Enforcement Fairness Act of 1996 (Pub. L. 104-121, 110 Stat. 857), the 
proposed rule is not expected to have a significant economic impact on 
the LTL driver population most likely to be affected. The current 
number of LTL drivers with tank vehicle endorsements could not be 
determined unless all 50 State Driver Licensing Agencies performed 
computer searches of their databases, which they have never done. 
However, FMCSA believes that, historically, the tank vehicle 
endorsement has been closely tied to the HM endorsement, and that 
nearly all drivers who transport HM have already obtained the tank 
vehicle endorsement. In other words, the drivers likely to be affected 
by this rule are only that small group which neither transported HM in 
bulk nor hauled non-hazardous products like milk or orange juice in 
tank vehicles large enough to require a tank endorsement. FMCSA 
believes that number to be relatively small. As indicated above, the 
number of drivers assumed for purposes of this analysis to need a tank 
vehicle endorsement (291,045, at a total cost of $5.82 million) is 
almost certainly an over-estimate.
    Consequently, I certify that the proposed action would not have a 
significant economic impact on a substantial number of small entities.

C. Assistance for Small Entities

    In accordance with section 213(a) of the Small Business Regulatory 
Enforcement Fairness Act of 1996, FMCSA wants to assist small entities 
in understanding this proposed rule so that they can better evaluate 
its effects on themselves and participate in the rulemaking initiative. 
If the proposed rule would affect your small business, organization, or 
governmental jurisdiction and you have questions concerning its 
provisions or options for compliance; please consult the FMCSA point of 
contact, Robert Redmond, listed in the FOR FURTHER INFORMATION CONTACT 
section of this proposed rule.
    Small businesses may send comments on the actions of Federal 
employees who enforce or otherwise determine compliance with Federal 
regulations to the Small Business Administration's Small Business and 
Agriculture Regulatory Enforcement Ombudsman and the Regional Small 
Business Regulatory Fairness Boards. The Ombudsman evaluates these 
actions annually and rates each agency's responsiveness to small 
business. If you wish to comment on actions by employees of FMCSA, call 
1-888-REG-FAIR (1-888-734-3247). DOT has a policy regarding the rights 
of small entities to regulatory enforcement fairness and an explicit 
policy against retaliation for exercising these rights.

D. Unfunded Mandates Reform Act of 1995

    This proposed rule would not impose an unfunded Federal mandate, as 
defined by the Unfunded Mandates Reform Act of 1995 (2 U.S.C. 1532 et 
seq.), that would result in the expenditure by State, local, and tribal 
governments, in the aggregate, or by the private sector, of $143.1 
million (which is the value of $100 million in 2010 after adjusting for 
inflation) or more in any 1 year.

E. E.O. 13132 (Federalism)

    A rulemaking has implications for Federalism under Section 1(a) of 
E.O. 13132 if it has a substantial direct effect on State or local 
governments and would either preempt State law or impose a substantial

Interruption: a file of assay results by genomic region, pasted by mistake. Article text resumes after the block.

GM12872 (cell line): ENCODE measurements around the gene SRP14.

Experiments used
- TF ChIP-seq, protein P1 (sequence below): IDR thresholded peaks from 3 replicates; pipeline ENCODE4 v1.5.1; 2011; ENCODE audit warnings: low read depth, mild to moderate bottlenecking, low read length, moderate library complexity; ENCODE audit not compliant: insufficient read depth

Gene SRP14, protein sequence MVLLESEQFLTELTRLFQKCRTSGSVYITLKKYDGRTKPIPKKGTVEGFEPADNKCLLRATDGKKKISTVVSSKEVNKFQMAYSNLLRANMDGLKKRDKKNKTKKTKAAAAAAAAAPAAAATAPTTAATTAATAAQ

direct cost of compliance on State or local governments. FMCSA analyzed 
this action in accordance with E.O. 13132. This proposed rule does not 
preempt or modify any provision of State law, impose substantial direct 
unreimbursed compliance costs on any State, or diminish the power of 
any State to enforce its own laws. Accordingly, this rulemaking does 
not have Federalism implications.

 F. E.O. 12988 (Civil Justice Reform)

    This proposed action meets applicable standards in sections 3(a) 
and 3(b)(2) of E.O. 12988, Civil Justice Reform, to minimize 
litigation, eliminate ambiguity, and reduce burden.

G. E.O. 13045 (Protection of Children)

    E.O. 13045, Protection of Children from Environmental Health Risks 
and Safety Risks (62 FR 19885, Apr. 23, 1997), requires agencies 
issuing ``economically significant'' rules, if the regulation also 
concerns an environmental health or safety risk that an agency has 
reason to believe may disproportionately affect children, to include an 
evaluation of the regulation's environmental health and safety effects 
on children. The Agency determined this proposed rule is not 
economically significant. Therefore, no analysis of the impacts on 
children is required. In any event, the Agency does not anticipate that 
this regulatory action could in any respect present an environmental or 
safety risk that could disproportionately affect children.

H. E.O. 12630 (Taking of Private Property)

    FMCSA reviewed this proposed rule in accordance with E.O. 12630, 
Governmental Actions and Interference with Constitutionally Protected 
Property Rights, and has determined it will not effect a taking of 
private property or otherwise have taking implications.

I. Privacy Impact Assessment

    Section 522 of title I of division H of the Consolidated 
Appropriations Act, 2005, enacted December 8, 2004 (Pub. L. 108-447, 
118 Stat. 2809, 3268, 5 U.S.C. 552a note), requires the Agency to 
conduct a privacy impact assessment of a regulation that will affect 
the privacy of individuals. FMCSA has determined that this proposed 
rule does not require

[[Page 59333]]

the collection of personally identifiable information.

J. E.O. 12372 (Intergovernmental Review)

    The regulations implementing E.O. 12372 regarding intergovernmental 
consultation on Federal programs and activities do not apply to this 
program.

K. Paperwork Reduction Act

    Under the Paperwork Reduction Act of 1995 (44 U.S.C. 3501 et seq.), 
Federal agencies must obtain approval from OMB for each collection of